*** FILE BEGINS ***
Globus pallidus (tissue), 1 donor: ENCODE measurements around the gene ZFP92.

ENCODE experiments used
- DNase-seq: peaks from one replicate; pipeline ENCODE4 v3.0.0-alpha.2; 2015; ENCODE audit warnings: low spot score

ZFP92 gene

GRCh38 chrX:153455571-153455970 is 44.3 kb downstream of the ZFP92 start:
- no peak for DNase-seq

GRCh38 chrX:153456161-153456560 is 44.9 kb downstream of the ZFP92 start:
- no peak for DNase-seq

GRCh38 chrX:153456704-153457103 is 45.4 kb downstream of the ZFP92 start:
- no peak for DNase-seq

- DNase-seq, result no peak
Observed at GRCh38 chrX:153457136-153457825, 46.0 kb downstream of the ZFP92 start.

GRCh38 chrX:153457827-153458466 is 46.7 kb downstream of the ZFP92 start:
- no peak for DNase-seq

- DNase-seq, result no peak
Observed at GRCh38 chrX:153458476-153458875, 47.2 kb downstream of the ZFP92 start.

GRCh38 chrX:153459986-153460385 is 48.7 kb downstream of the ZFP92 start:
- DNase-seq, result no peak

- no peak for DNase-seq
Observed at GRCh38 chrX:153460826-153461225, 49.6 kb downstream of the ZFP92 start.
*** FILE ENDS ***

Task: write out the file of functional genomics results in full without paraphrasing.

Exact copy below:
Globus pallidus (tissue), 1 donor: ENCODE measurements around the gene ZFP92.

ENCODE experiments used
- DNase-seq: peaks from one replicate; pipeline ENCODE4 v3.0.0-alpha.2; 2015; ENCODE audit warnings: low spot score

ZFP92 gene

GRCh38 chrX:153455571-153455970 is 44.3 kb downstream of the ZFP92 start:
- no peak for DNase-seq

GRCh38 chrX:153456161-153456560 is 44.9 kb downstream of the ZFP92 start:
- no peak for DNase-seq

GRCh38 chrX:153456704-153457103 is 45.4 kb downstream of the ZFP92 start:
- no peak for DNase-seq

- DNase-seq, result no peak
Observed at GRCh38 chrX:153457136-153457825, 46.0 kb downstream of the ZFP92 start.

GRCh38 chrX:153457827-153458466 is 46.7 kb downstream of the ZFP92 start:
- no peak for DNase-seq

- DNase-seq, result no peak
Observed at GRCh38 chrX:153458476-153458875, 47.2 kb downstream of the ZFP92 start.

GRCh38 chrX:153459986-153460385 is 48.7 kb downstream of the ZFP92 start:
- DNase-seq, result no peak

- no peak for DNase-seq
Observed at GRCh38 chrX:153460826-153461225, 49.6 kb downstream of the ZFP92 start.